The Proudest Day: India's Long Road to Independence


In 1835, Lord Macaulay, in his Minute on Indian Education, had prophesied that the eventual self-rule of India would be "the proudest day in British history."
And yet when independence came on the stroke of midnight of August 14, 1947, events unfolded with a violence that shocked the world: entire trainloads of Muslim and Hindu refugees were slaughtered on their flight to safety — not by the British, but by each other. Macaulay's dream had become a flawed and bloody reality. The...

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In 1835, Lord Macaulay, in his Minute on Indian Education, had prophesied that the eventual self-rule of India would be "the proudest day in British history."
And yet when independence came on the stroke of midnight of August 14, 1947, events unfolded with a violence that shocked the world: entire trainloads of Muslim and Hindu refugees were slaughtered on their flight to safety — not by the British, but by each other. Macaulay's dream had become a flawed and bloody reality. The Proudest Day is a riveting account of the end of the Raj, the most romantic of all the great empires. Anthony Read and David Fisher tell the whole epic story in compelling and colorful detail from its beginnings more than a century earlier; their powerful narrative takes a fresh look at many of the events and personalities involved, especially the three charismatic giants —Gandhi, Nehru, and Jinnah —who dominated the final, increasingly bitter thirty years. Meanwhile, a succession of British politicians and viceroys veered wildly between liberalism and repression until the Raj became a powder keg, wanting only a match.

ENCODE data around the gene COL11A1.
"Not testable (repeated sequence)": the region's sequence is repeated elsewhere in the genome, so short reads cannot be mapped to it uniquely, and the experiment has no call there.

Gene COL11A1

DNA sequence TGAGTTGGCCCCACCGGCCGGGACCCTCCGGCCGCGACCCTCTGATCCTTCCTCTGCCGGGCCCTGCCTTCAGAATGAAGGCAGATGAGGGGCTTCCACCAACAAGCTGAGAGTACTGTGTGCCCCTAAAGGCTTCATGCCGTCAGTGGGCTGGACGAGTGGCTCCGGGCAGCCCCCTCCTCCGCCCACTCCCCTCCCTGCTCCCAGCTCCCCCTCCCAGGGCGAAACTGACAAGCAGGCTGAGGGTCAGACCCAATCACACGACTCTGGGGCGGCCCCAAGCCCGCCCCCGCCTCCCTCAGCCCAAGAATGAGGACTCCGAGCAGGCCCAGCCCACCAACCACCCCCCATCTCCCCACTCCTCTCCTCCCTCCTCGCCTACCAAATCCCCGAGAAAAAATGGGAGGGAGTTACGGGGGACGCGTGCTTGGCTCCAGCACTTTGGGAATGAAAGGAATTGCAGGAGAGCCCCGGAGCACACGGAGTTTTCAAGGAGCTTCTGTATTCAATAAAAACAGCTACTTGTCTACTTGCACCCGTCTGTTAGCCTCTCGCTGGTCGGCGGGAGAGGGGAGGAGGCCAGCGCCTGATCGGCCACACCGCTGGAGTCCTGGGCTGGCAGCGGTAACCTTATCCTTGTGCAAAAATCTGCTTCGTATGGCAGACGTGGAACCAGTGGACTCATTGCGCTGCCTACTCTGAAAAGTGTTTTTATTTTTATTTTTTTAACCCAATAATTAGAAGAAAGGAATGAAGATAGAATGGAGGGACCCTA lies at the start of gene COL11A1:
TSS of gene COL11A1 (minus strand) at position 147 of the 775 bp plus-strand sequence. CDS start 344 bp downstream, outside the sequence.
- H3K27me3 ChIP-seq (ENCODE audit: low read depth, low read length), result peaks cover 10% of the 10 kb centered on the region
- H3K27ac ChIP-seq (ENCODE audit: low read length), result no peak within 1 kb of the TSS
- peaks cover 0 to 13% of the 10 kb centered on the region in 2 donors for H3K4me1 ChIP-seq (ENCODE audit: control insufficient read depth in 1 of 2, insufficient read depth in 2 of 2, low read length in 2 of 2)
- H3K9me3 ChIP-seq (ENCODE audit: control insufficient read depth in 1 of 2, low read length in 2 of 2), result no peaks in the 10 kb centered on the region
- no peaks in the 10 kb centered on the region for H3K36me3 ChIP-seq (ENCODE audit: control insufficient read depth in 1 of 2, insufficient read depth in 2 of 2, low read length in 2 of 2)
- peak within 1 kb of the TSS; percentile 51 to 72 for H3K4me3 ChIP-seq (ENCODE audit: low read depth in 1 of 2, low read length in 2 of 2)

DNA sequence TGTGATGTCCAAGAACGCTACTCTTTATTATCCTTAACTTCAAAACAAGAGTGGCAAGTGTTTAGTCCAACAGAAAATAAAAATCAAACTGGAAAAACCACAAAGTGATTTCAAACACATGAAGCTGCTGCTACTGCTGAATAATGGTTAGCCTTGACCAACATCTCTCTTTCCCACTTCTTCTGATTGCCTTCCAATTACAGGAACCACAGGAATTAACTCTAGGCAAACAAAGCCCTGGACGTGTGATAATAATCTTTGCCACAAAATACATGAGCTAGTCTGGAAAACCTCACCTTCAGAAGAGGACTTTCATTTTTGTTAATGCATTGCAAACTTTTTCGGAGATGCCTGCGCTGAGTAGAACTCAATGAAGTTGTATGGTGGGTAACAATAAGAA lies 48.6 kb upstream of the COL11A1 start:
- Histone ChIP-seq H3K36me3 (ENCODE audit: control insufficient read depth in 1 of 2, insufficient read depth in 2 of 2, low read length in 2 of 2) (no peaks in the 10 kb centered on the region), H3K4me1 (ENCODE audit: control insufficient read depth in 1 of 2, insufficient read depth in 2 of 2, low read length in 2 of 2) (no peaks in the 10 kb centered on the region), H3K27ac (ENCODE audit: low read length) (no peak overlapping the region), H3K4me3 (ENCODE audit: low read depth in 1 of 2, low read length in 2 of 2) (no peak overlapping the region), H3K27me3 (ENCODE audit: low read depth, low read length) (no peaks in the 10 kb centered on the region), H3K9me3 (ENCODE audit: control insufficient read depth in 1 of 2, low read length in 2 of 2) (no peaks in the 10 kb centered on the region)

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Editorial Reviews

Library Journal
Although Britain's entire involvement in India is implied by this book's title, the British writing team of Read and Fisher (The Fall of Berlin, LJ 3/15/93) concentrate primarily on the period after the founding of the Indian National Congress in 1885. Written for the general reader, their sweeping portrayal of the quest for independence at times seems more journalistic than historical. In contrast to most works on this topic, the authors treat Mohammed Ali Jinnah, the founder of Pakistan, more favorably than Mahatma Gandhi, the founder of modern India. Unfortunately, some factual and spelling errors may cause problems for some readers. Libraries actively collecting general world histories may want to consider this work.Donald Johnson, Univ. of Minnesota Lib., Minneapolis
Paul Mann
"The Proudest Day" sheds some much-needed light on the dark forces that propelled India into its latest crisis, and on what that may mean for the future.... On one level the book is pure political narrative....On another level it is the starkest of morality tales, telling...the inside story of one of the greatest political debacles of the century....This is history as Realpolitik, a version from which few of the major players emerge untarnished: not Nehru, not Jinnah, not Churchill, not Attlee and certainly not Gandhi, who is revealed here as a capricious schemer who fell victim to the very passions he had unleashed and could no longer control. -- Paul Mann, The New York Times Book Review
Kirkus Reviews